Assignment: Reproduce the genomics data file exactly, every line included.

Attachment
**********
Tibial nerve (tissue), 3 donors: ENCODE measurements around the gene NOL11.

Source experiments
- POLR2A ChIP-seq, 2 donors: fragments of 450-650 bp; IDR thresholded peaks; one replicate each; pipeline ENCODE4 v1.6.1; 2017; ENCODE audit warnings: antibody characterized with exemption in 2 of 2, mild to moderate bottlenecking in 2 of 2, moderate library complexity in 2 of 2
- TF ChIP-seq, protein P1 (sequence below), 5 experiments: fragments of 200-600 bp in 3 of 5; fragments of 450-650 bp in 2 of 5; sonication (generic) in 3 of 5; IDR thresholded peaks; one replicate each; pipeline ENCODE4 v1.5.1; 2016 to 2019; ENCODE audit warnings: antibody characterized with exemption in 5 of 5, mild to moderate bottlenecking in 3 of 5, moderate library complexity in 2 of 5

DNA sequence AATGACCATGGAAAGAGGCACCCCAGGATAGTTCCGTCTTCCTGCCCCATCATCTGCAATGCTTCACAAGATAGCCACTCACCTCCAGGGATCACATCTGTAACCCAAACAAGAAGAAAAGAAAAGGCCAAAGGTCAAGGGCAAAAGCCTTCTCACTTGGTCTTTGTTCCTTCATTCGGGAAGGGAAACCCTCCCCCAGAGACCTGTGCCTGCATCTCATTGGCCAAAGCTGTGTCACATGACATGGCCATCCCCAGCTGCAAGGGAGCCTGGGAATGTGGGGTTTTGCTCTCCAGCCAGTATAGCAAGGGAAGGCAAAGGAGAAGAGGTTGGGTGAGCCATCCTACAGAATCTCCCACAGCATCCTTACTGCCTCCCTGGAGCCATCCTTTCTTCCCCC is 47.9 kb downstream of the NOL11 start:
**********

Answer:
Tibial nerve (tissue), 3 donors: ENCODE measurements around the gene NOL11.

Source experiments
- POLR2A ChIP-seq, 2 donors: fragments of 450-650 bp; IDR thresholded peaks; one replicate each; pipeline ENCODE4 v1.6.1; 2017; ENCODE audit warnings: antibody characterized with exemption in 2 of 2, mild to moderate bottlenecking in 2 of 2, moderate library complexity in 2 of 2
- TF ChIP-seq, protein P1 (sequence below), 5 experiments: fragments of 200-600 bp in 3 of 5; fragments of 450-650 bp in 2 of 5; sonication (generic) in 3 of 5; IDR thresholded peaks; one replicate each; pipeline ENCODE4 v1.5.1; 2016 to 2019; ENCODE audit warnings: antibody characterized with exemption in 5 of 5, mild to moderate bottlenecking in 3 of 5, moderate library complexity in 2 of 5

DNA sequence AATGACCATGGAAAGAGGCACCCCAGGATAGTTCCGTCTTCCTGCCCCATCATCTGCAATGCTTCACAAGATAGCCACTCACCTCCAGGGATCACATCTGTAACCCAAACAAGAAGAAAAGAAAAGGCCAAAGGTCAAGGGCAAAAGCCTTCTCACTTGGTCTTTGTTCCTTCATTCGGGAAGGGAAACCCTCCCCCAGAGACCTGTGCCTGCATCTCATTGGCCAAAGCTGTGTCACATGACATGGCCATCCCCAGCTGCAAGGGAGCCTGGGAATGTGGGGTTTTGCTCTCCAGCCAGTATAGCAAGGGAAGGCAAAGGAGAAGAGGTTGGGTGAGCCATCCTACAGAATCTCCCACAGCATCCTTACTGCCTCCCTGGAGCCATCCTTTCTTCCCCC is 47.9 kb downstream of the NOL11 start: